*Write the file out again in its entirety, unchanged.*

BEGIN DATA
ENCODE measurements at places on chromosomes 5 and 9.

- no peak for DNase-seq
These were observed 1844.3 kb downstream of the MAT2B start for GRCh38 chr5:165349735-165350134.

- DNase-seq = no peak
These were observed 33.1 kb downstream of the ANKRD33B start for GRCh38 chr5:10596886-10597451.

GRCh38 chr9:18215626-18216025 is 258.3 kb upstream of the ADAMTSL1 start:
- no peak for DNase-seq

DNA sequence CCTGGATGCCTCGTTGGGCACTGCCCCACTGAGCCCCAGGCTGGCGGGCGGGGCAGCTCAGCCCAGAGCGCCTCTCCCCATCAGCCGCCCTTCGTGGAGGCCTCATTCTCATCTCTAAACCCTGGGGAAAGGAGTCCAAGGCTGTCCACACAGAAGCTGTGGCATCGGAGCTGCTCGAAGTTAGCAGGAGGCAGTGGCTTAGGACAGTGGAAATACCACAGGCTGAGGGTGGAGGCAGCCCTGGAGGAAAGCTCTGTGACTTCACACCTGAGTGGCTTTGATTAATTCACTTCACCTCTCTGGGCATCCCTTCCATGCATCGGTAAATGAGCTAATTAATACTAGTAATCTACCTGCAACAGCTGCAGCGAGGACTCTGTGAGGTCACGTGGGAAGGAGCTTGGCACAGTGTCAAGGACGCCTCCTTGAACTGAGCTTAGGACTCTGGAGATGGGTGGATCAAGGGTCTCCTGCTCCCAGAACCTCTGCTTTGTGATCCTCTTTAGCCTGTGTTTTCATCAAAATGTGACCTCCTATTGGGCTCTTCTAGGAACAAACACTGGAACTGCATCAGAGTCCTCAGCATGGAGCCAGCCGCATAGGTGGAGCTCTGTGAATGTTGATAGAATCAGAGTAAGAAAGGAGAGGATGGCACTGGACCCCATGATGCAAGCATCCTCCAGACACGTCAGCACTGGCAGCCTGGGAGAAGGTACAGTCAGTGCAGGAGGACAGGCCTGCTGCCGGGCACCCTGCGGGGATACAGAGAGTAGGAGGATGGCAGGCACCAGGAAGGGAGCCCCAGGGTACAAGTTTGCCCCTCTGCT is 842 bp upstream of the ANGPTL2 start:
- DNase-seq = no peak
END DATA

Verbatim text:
ENCODE measurements at places on chromosomes 5 and 9.

- no peak for DNase-seq
These were observed 1844.3 kb downstream of the MAT2B start for GRCh38 chr5:165349735-165350134.

- DNase-seq = no peak
These were observed 33.1 kb downstream of the ANKRD33B start for GRCh38 chr5:10596886-10597451.

GRCh38 chr9:18215626-18216025 is 258.3 kb upstream of the ADAMTSL1 start:
- no peak for DNase-seq

DNA sequence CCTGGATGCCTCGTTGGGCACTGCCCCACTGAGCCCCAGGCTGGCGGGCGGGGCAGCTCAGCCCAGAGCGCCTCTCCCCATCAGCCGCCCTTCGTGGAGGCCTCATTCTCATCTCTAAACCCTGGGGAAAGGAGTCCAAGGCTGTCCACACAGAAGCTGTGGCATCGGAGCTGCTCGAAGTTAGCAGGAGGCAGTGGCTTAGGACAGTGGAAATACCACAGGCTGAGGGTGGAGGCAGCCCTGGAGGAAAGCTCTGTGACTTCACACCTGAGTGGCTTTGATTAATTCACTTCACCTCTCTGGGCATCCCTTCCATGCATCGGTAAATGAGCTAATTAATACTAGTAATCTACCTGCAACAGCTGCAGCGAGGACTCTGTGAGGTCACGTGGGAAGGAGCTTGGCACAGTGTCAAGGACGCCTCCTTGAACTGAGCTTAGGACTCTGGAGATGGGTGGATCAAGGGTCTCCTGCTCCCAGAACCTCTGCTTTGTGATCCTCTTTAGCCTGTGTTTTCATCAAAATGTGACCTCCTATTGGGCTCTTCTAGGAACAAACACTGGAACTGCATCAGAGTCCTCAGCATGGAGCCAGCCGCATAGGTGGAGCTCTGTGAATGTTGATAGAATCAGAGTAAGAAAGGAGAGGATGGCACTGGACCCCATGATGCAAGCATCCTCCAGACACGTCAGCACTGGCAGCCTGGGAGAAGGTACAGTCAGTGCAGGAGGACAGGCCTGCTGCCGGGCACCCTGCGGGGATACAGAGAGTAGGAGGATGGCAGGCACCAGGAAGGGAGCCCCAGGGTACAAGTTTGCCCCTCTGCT is 842 bp upstream of the ANGPTL2 start:
- DNase-seq = no peak